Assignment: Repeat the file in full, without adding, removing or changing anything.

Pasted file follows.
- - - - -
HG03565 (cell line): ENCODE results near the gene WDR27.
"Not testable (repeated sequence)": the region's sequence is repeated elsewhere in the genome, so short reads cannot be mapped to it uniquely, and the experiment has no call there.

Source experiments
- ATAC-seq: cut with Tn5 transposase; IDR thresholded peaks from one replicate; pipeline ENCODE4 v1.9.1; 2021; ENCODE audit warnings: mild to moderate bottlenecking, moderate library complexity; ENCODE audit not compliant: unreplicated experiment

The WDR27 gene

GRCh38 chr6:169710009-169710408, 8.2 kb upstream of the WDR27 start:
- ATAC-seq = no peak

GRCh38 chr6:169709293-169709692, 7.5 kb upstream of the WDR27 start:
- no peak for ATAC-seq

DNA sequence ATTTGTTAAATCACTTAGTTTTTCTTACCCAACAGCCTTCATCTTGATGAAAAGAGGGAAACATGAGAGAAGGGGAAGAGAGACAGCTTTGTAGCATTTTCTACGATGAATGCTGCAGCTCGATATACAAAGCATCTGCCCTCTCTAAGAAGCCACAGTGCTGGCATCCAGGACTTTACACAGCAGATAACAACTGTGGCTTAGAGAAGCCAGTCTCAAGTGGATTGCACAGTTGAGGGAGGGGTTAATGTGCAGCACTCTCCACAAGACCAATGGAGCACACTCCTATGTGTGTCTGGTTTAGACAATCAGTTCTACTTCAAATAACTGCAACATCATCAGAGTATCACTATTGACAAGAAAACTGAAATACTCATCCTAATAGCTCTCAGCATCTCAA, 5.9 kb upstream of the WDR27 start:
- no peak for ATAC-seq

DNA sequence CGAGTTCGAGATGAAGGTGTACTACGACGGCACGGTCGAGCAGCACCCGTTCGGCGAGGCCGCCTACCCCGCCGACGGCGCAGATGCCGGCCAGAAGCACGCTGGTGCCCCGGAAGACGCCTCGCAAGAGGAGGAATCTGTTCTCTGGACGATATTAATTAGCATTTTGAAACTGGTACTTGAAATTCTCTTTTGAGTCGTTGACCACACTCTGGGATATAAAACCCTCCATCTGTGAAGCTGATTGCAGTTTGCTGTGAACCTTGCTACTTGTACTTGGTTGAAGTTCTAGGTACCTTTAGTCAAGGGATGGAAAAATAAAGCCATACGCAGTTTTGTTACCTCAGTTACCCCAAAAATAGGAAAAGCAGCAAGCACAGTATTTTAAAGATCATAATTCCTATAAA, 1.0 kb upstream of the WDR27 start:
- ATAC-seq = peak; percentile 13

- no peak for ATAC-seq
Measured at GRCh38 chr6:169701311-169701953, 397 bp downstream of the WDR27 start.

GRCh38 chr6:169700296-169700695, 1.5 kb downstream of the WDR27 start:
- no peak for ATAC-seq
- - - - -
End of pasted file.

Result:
HG03565 (cell line): ENCODE results near the gene WDR27.
"Not testable (repeated sequence)": the region's sequence is repeated elsewhere in the genome, so short reads cannot be mapped to it uniquely, and the experiment has no call there.

Source experiments
- ATAC-seq: cut with Tn5 transposase; IDR thresholded peaks from one replicate; pipeline ENCODE4 v1.9.1; 2021; ENCODE audit warnings: mild to moderate bottlenecking, moderate library complexity; ENCODE audit not compliant: unreplicated experiment

The WDR27 gene

GRCh38 chr6:169710009-169710408, 8.2 kb upstream of the WDR27 start:
- ATAC-seq = no peak

GRCh38 chr6:169709293-169709692, 7.5 kb upstream of the WDR27 start:
- no peak for ATAC-seq

DNA sequence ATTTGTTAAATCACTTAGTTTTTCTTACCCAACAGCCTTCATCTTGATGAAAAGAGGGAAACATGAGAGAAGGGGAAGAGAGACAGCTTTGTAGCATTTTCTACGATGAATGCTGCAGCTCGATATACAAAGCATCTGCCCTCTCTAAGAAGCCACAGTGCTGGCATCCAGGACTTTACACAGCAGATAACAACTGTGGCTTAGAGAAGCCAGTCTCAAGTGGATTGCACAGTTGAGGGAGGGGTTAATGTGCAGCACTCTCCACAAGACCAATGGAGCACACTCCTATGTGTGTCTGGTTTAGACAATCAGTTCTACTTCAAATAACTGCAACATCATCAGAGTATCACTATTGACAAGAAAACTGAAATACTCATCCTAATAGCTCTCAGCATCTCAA, 5.9 kb upstream of the WDR27 start:
- no peak for ATAC-seq

DNA sequence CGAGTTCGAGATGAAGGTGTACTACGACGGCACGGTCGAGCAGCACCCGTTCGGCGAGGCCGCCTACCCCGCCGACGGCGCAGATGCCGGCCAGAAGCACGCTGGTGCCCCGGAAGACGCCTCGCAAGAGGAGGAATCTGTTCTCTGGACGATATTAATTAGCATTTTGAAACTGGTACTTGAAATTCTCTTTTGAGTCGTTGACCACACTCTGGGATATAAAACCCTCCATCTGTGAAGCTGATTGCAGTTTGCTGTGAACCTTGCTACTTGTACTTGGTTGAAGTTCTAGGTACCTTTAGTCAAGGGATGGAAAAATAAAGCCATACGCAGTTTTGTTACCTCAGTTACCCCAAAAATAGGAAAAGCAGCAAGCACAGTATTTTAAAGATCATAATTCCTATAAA, 1.0 kb upstream of the WDR27 start:
- ATAC-seq = peak; percentile 13

- no peak for ATAC-seq
Measured at GRCh38 chr6:169701311-169701953, 397 bp downstream of the WDR27 start.

GRCh38 chr6:169700296-169700695, 1.5 kb downstream of the WDR27 start:
- no peak for ATAC-seq